Where to stream these 12 kids movies that parents can enjoy too
Some middle ground in the fight for control of the TV…
Pixar and Dreamworks may not have been the first studios to make kids movies that weren’t just for kids, but they certainly helped perfect the art.
Now with the release of any new animated blockbuster we can almost expect as standard a few grown-up jokes for older members of the audience. And why not, you’re the ones paying for the tickets/subscription/popcorn.
These are just a few of our favourites, that you can catch in the Kingdom right now…
OSN, Sar35 per month
The Chronicles of Narnia: The Lion, the Witch and the Wardrobe (2005)
This movie is a huge cinematic reimagining of a 1950 work of literature by C.S. Lewis, and features a sparkling cast of adult and child talent, as well CGI that still looks great today, 15 years on. During World War II, four young children, Peter, Susan, Edmund and Lucy, are evacuated from London to a manor house in the English countryside. While there, the inquisitive kids stumble upon a mysterious wardrobe that transports them to a fantasy land, called Narnia. Sadly, all is not well in the land of Narnia – and the children find themselves drawn into a battle between an evil ice queen and a charismatic talking lion.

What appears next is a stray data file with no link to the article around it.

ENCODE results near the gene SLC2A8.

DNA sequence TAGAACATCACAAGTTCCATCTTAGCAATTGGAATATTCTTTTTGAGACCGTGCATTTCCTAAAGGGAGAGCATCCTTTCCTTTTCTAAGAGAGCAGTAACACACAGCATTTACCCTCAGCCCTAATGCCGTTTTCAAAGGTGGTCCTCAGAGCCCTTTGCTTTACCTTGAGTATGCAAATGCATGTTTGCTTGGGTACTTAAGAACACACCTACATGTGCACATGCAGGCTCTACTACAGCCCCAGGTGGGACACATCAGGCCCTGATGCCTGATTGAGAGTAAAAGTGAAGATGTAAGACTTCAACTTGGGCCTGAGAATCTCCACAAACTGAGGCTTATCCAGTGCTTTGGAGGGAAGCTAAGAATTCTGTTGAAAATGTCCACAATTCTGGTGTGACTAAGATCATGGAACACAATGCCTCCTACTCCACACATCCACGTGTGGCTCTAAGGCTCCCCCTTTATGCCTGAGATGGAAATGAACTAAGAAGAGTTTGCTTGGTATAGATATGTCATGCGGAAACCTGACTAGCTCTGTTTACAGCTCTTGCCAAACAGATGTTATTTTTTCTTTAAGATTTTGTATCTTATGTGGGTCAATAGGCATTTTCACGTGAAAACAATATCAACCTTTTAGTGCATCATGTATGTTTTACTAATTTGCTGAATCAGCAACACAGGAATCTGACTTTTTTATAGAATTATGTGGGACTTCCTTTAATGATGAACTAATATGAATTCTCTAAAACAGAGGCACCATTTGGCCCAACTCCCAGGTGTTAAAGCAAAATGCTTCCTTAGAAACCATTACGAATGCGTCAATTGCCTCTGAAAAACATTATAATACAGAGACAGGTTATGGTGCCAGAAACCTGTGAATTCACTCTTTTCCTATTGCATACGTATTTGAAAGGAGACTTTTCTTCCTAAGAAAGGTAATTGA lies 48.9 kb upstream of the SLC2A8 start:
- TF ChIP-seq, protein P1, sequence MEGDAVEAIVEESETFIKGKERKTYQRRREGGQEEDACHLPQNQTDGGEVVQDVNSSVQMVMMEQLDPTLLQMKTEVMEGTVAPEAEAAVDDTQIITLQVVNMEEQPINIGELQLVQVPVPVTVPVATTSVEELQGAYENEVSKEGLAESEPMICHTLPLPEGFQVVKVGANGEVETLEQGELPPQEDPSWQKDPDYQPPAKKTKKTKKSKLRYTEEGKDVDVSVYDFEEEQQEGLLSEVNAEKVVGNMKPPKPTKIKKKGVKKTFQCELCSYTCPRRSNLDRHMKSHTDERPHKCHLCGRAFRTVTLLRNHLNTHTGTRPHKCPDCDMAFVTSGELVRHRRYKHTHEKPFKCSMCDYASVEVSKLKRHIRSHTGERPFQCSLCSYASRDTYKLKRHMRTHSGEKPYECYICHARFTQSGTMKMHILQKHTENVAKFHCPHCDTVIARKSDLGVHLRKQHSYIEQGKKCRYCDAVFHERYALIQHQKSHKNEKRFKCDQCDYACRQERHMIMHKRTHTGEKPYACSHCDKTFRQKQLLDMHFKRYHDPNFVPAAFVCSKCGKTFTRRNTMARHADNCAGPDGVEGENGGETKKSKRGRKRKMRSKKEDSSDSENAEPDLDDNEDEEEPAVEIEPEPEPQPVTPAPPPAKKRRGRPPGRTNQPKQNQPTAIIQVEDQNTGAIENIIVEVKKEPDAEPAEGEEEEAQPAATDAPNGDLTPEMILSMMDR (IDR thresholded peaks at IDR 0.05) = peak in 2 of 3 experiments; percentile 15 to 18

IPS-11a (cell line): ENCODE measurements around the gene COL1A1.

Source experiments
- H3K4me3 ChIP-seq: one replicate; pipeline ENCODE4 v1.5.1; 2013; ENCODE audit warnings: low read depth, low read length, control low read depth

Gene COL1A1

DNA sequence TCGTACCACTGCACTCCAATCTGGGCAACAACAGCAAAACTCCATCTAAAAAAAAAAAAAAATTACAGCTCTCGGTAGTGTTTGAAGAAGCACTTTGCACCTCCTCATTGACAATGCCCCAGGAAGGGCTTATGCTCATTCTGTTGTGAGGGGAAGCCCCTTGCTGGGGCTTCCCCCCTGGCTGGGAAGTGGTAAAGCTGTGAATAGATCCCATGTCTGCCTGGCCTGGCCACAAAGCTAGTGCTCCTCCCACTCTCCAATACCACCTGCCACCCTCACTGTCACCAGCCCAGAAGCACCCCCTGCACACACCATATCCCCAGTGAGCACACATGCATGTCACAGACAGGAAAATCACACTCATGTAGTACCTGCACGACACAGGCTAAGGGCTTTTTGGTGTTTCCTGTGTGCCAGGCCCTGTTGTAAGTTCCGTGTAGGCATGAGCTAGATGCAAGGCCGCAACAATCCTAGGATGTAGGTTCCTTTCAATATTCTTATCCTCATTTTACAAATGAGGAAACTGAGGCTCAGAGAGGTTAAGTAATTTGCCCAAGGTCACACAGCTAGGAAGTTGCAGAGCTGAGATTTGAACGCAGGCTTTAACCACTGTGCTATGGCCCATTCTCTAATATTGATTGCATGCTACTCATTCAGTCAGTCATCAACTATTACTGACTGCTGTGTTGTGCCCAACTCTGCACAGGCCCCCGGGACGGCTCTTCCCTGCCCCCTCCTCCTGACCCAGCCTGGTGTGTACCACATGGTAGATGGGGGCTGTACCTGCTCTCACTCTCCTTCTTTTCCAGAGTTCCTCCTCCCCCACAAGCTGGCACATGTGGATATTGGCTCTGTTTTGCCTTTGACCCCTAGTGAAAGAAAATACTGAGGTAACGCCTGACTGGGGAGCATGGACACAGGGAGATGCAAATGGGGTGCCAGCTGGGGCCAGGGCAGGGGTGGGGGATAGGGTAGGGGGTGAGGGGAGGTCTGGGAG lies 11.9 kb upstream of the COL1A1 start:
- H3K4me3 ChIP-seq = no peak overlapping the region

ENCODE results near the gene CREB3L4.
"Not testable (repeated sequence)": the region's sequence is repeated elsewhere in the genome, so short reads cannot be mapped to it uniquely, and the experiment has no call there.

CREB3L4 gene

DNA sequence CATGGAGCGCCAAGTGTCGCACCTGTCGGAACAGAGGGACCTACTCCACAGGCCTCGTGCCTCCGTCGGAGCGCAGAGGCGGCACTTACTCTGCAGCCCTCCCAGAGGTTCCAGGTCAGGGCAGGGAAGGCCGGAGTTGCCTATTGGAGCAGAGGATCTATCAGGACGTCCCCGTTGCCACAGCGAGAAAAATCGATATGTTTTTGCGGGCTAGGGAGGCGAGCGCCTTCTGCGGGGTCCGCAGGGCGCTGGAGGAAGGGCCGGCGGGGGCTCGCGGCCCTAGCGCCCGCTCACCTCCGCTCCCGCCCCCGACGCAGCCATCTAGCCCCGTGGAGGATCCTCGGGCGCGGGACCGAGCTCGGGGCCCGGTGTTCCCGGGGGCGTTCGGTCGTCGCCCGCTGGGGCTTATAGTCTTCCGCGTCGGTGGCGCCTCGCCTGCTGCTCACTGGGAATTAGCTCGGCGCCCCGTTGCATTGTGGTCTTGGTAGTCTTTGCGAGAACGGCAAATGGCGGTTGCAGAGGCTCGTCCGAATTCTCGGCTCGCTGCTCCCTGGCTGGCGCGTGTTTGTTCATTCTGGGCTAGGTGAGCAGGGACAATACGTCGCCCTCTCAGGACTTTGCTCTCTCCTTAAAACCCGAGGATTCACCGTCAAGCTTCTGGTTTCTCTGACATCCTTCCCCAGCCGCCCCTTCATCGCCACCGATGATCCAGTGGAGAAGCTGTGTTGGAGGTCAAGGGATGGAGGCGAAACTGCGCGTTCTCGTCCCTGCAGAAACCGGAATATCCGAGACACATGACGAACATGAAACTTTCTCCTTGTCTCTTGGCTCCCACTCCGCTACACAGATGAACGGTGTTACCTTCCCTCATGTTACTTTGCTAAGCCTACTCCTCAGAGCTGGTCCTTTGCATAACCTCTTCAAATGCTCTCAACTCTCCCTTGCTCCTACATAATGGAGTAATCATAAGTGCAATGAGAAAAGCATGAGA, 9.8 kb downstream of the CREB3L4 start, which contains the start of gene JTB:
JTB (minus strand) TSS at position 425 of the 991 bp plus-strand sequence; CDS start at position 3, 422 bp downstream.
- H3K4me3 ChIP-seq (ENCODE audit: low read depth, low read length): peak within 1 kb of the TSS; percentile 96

Before this live-action reboot was released, there were a lot of controversial announcements. No talking Iago (arguably one of the best reasons to watch the original), the much-derided leaked ‘blue-face’ of Will Smith’s Genie, relative unknowns cast in the main roles AND the news that it was to be directed by Guy Ritchie. Yep, that Guy Ritchie – cockney funster and connoisseur of the violent crime comedy. There was, of course, no need to worry, Disney knew exactly what it was doing, and what we ended up with is an immensely enjoyable fusion of Bollywood-esque razzle-dazzle, quick-cut cinematography, beautifully choreographed musical numbers and Will Smith hitting peak Will Smith – that is a truly worthy homage to the original.
Wreck-It Ralph (2012)
There is no secret to Pixar’s success. Their formula for taking compelling stories, thrusting them into completely original settings, selecting the best voice and animation talent to bring them to life, and then seasoning the screen time with warm, funny, intelligent and somehow completely relatable whimsy, is unrivalled. Take Wreck-It Ralph as an example, the tale of a melancholy computer game character, that leaves his simulated world to seek fulfilment in the arcade games beyond his own. On his quest for meaning, Ralph befriends a young pixelated sprite, Vanellope, from the kart racing game, Sugar Rush, and the two set out to beat the game. #CompletedItMate. This tale of good intention, accidental mayhem and unlikely friendships is filled with a mammoth hard drive of cool gaming cameos and oodles of in-references to video game franchises.